ANGUS TAYLOR: Well, it is in some areas. So, if you look at the electricity prices, it is clear that electricity generators are now getting those lower prices and that's showing up in electricity bills-

LEON BYNER: But the customers have got to get it if they’ve got gas. 

ANGUS TAYLOR: Well, in fact, gas is hugely important for the electricity price. But it's true, as you say, Leon, it's also directly used by people to cook their food and heat their water and so on. 

LEON BYNER: But why isn't their price coming down quicker?

ANGUS TAYLOR: Well, it needs to. It needs to come down quickly and we'll continue to focus on this.

LEON BYNER: Why isn't the - my point is this.

ANGUS TAYLOR: Yes.

LEON BYNER: Why hasn't it come down?

ANGUS TAYLOR: Look, the wholesale price has only been coming down sharply in the last 12 months or so. Just before COVID hit it began. So, it is time- 

LEON BYNER: They’ve had a year to drop them. 

ANGUS TAYLOR: Look, and you make a good point and we'll be all over this, making sure that we see this passed through to customers. We are actually working through right now a code of conduct with the industry to make sure that they do the right thing. You’ll remember we put that legislation in place for electricity a couple of years ago. We think it's having a real impact. 

LEON BYNER: Are you telling us that the gas suppliers have no code of conduct?

ANGUS TAYLOR: No, they don't, and that's why we're putting one in place.

LEON BYNER: But this could have been done ages ago. 

ANGUS TAYLOR: Well, we're doing it now. Look, that there are other mechanisms that have been in place and they have had an impact, Leon. There's no question about that. But we need to have an industry code. We are working through that now. It is high priority work and we want to see it passed through.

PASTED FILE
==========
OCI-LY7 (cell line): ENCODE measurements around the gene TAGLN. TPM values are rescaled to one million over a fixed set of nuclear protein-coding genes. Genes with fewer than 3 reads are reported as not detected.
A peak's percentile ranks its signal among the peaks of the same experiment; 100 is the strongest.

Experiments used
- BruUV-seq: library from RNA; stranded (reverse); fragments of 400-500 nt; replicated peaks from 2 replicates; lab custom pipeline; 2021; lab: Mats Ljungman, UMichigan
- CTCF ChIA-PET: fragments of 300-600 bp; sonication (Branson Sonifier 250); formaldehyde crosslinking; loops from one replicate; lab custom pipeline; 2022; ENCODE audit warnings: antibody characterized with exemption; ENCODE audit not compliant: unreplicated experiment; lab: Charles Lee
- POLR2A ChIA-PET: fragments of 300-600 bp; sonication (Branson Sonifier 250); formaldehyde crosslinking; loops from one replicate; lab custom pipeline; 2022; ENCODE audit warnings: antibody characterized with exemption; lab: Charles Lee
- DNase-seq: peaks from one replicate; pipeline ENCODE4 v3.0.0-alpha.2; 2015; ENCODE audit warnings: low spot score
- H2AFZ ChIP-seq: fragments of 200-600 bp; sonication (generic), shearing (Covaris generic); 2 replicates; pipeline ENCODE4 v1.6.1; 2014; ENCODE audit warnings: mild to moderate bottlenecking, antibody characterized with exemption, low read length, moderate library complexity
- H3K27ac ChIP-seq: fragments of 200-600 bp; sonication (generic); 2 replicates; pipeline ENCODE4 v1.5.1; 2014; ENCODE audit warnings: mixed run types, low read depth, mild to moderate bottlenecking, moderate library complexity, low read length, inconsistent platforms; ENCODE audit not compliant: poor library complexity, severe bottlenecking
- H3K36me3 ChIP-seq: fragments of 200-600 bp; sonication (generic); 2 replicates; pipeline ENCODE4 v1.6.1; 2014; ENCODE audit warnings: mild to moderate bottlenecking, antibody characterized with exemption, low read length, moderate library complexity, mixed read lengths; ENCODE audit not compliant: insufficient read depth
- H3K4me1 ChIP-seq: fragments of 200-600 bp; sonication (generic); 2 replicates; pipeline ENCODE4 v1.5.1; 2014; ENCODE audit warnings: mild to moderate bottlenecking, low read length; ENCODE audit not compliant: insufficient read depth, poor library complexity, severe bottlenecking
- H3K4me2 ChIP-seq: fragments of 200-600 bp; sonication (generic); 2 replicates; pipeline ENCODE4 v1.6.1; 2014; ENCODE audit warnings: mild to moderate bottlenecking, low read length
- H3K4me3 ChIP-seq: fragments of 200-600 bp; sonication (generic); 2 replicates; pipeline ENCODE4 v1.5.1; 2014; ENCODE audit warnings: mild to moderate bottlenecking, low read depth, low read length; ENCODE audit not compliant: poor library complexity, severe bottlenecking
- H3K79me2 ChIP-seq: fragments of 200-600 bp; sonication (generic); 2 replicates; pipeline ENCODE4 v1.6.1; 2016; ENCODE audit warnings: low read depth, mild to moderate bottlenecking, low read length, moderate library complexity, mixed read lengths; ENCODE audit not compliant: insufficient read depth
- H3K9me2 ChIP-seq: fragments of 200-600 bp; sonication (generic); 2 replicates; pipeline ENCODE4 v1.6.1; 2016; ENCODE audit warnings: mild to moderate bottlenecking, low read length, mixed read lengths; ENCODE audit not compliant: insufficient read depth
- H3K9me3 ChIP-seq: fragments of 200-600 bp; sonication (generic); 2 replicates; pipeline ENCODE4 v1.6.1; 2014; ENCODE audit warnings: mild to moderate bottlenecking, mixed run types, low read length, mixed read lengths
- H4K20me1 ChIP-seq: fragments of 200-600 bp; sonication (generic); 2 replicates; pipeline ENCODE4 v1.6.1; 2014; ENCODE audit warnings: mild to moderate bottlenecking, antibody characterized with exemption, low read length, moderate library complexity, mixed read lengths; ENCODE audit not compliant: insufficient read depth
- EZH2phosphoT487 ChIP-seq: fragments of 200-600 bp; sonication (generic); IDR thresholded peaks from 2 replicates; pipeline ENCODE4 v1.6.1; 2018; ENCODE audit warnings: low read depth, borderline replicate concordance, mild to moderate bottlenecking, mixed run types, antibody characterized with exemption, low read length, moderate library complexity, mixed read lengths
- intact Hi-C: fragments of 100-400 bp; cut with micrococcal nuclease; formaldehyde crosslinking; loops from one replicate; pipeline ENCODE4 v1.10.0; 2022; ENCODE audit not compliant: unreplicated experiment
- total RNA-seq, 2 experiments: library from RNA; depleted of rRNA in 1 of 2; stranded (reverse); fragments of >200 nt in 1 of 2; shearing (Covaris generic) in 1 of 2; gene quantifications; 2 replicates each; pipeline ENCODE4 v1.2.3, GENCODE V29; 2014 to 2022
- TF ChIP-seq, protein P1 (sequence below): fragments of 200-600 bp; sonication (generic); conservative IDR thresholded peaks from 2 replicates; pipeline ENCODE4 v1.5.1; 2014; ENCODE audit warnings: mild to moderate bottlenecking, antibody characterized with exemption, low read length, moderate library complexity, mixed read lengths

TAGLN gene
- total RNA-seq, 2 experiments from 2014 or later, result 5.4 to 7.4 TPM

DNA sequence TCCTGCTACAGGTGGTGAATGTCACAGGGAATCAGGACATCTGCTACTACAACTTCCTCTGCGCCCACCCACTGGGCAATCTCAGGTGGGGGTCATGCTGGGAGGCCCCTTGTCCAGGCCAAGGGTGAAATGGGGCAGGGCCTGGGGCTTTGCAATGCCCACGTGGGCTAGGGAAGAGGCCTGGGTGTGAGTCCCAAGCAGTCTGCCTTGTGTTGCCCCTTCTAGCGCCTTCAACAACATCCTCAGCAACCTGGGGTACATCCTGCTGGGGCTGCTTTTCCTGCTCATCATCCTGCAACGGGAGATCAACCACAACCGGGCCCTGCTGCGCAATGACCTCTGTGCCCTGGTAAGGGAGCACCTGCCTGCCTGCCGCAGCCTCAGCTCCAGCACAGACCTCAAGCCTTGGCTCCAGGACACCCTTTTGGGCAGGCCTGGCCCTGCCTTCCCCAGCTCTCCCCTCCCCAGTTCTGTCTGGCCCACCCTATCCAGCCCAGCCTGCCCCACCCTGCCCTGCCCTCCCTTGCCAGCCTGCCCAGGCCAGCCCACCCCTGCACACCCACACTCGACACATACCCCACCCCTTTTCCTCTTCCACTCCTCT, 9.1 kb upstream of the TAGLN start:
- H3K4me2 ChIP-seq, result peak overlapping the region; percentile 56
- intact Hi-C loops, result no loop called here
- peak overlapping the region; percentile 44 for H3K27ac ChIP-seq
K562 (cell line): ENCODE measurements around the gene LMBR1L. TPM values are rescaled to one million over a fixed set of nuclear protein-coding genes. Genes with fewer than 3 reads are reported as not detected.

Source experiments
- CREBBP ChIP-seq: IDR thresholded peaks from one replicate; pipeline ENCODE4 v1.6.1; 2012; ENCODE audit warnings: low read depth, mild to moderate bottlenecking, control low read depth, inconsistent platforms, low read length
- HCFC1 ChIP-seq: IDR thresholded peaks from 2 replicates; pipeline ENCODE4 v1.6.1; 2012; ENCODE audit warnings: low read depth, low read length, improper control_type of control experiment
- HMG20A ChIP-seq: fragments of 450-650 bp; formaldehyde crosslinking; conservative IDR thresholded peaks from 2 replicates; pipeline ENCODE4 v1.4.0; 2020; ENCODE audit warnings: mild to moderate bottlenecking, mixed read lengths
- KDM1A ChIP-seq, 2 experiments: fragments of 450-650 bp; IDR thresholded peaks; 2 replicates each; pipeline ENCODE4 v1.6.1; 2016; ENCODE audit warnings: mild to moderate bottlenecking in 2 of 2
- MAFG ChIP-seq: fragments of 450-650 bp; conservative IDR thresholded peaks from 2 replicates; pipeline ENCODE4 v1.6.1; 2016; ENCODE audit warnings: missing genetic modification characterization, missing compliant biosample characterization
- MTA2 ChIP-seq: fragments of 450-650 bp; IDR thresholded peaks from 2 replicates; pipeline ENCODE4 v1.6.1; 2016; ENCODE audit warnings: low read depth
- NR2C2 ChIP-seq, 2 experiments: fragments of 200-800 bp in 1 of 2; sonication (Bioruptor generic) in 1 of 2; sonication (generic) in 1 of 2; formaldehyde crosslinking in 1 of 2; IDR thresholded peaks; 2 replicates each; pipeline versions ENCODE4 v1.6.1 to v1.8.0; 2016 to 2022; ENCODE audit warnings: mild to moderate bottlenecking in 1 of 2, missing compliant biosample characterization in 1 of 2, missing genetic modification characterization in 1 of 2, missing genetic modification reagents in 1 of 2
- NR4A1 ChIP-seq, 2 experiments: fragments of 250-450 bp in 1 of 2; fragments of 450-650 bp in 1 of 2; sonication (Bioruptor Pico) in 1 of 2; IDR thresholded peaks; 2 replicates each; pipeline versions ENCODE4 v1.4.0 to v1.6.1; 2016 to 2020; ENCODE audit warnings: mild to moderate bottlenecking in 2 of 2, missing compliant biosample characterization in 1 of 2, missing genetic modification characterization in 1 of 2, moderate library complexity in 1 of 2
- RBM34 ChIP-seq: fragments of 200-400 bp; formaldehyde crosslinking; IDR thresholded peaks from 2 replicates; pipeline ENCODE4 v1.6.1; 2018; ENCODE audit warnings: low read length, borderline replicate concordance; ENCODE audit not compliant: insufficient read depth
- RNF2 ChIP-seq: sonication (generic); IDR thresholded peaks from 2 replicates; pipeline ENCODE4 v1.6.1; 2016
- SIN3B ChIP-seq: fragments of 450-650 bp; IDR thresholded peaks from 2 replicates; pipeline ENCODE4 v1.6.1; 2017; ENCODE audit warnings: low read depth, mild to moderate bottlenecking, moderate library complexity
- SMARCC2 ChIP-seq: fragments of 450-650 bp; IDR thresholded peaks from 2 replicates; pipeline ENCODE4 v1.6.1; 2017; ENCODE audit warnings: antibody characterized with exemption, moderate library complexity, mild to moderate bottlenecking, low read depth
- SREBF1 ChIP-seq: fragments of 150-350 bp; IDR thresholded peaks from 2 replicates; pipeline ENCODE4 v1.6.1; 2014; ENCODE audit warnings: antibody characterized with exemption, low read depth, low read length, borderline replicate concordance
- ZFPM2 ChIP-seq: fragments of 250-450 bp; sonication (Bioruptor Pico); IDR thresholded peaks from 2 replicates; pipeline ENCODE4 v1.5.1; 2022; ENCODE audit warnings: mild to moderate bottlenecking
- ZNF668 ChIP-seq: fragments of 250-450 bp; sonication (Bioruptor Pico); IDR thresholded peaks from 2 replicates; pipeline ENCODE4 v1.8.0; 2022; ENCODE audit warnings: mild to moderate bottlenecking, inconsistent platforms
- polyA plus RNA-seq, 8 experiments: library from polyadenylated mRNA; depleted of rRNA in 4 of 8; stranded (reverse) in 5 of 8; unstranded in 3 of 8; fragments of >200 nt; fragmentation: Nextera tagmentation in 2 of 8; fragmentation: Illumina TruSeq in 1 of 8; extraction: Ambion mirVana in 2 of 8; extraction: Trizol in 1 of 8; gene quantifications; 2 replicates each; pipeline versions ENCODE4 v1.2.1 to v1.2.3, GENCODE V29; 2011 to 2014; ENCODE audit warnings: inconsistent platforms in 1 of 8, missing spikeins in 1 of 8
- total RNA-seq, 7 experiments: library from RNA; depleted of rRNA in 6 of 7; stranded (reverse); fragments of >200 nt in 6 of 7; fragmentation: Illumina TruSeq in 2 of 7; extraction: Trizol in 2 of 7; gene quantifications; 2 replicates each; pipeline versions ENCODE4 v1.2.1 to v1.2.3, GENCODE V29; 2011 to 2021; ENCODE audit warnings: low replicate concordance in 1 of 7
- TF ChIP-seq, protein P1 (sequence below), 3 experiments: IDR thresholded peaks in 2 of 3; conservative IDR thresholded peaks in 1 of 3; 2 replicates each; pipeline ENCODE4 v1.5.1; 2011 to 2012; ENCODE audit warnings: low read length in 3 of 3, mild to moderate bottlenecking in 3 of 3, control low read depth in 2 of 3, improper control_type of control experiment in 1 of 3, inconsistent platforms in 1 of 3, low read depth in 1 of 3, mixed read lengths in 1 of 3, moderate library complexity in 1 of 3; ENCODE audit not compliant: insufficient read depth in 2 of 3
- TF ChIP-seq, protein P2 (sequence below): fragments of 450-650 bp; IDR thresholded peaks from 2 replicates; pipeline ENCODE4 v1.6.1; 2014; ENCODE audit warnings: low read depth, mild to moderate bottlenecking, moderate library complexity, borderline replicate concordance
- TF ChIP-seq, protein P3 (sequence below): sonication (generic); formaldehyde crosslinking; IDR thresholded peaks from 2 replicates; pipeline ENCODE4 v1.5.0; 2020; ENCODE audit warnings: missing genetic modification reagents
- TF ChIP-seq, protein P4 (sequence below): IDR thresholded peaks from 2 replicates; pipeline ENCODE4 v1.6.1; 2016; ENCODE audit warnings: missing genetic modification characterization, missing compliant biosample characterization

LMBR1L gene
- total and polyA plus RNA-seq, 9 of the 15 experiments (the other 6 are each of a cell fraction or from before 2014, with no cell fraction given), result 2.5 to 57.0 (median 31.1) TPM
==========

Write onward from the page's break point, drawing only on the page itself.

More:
LEON BYNER: Alright.

ANGUS TAYLOR: But, you are right to raise it as an important issue.

LEON BYNER: As the Energy Minister federally, by how much should have we had a saving on gas. Do you have any idea?

ANGUS TAYLOR: There's been something like a halving of the wholesale price. Now, to put this in perspective, every customer is a bit different, depending on how big you are, but the wholesale price will typically make up a third of the overall price. 

LEON BYNER: So at least a quarter? Or 33 per cent?

ANGUS TAYLOR: Not quite that much, but there's a significant reduction up for grabs here that needs to be passed through and we want to see it passed through.

LEON BYNER: So, unless you cajole, we may not get it?

ANGUS TAYLOR: Well, you know, sadly, in energy, it has taken cajoling from people like myself to do this and cajoling has been shown to work. And so, we're doing it again. And, you know, that's my job and I'll keep doing it every day, Leon. And you're right to raise this issue today. 

LEON BYNER: All right. So, in general terms, how much less should our gas be?

ANGUS TAYLOR: As I say, the wholesale price has halved. We expect it to come up a fraction from that but not a whole lot. 

LEON BYNER: Yeah. 

ANGUS TAYLOR: But you know, then that's about a third of the typical retail bill. But, look, if you're a very big customer, you know, manufacturing - and this is hugely important for jobs in South Australia and right across Australia - it'll be a much bigger reduction than just, you know, 5 or 10 per cent. We're talking a very substantial reduction in gas prices. We are starting to see that flow through now and that's the good news, but we need to see it flow through much more broadly. 

LEON BYNER: Angus Taylor, thank you. That's the Federal Energy Minister.

Media contact:

Minister Taylor's office: 02 6277 7120